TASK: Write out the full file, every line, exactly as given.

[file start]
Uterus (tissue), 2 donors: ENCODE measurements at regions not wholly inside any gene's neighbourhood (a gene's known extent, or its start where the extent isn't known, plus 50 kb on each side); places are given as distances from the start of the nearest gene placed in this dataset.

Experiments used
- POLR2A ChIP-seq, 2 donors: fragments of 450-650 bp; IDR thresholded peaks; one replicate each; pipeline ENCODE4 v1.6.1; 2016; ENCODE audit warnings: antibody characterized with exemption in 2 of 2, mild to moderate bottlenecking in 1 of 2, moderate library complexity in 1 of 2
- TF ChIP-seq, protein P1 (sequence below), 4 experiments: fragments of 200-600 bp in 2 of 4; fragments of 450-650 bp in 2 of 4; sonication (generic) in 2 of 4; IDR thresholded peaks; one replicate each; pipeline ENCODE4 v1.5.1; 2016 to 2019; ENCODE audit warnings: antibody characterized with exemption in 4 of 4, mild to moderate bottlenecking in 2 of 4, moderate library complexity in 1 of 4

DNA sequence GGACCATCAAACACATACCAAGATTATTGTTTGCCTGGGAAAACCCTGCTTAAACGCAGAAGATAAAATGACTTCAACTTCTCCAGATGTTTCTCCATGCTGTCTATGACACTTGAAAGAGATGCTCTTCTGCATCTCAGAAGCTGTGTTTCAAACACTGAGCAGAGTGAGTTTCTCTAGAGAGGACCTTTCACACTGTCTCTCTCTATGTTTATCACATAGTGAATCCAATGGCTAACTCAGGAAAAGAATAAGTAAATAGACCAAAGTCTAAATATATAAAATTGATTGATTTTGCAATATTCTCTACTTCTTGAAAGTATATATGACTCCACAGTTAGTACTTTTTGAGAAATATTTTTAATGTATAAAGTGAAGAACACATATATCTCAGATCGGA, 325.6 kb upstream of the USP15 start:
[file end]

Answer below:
Uterus (tissue), 2 donors: ENCODE measurements at regions not wholly inside any gene's neighbourhood (a gene's known extent, or its start where the extent isn't known, plus 50 kb on each side); places are given as distances from the start of the nearest gene placed in this dataset.

Experiments used
- POLR2A ChIP-seq, 2 donors: fragments of 450-650 bp; IDR thresholded peaks; one replicate each; pipeline ENCODE4 v1.6.1; 2016; ENCODE audit warnings: antibody characterized with exemption in 2 of 2, mild to moderate bottlenecking in 1 of 2, moderate library complexity in 1 of 2
- TF ChIP-seq, protein P1 (sequence below), 4 experiments: fragments of 200-600 bp in 2 of 4; fragments of 450-650 bp in 2 of 4; sonication (generic) in 2 of 4; IDR thresholded peaks; one replicate each; pipeline ENCODE4 v1.5.1; 2016 to 2019; ENCODE audit warnings: antibody characterized with exemption in 4 of 4, mild to moderate bottlenecking in 2 of 4, moderate library complexity in 1 of 4

DNA sequence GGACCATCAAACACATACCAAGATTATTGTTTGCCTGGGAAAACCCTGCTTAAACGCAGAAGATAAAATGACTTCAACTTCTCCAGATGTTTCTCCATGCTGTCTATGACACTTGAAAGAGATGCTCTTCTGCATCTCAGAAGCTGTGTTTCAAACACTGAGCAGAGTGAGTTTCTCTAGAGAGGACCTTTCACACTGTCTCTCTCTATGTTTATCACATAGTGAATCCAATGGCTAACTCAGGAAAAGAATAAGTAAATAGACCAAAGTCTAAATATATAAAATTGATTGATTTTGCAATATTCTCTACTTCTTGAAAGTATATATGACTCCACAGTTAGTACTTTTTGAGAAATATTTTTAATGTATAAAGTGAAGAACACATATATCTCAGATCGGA, 325.6 kb upstream of the USP15 start: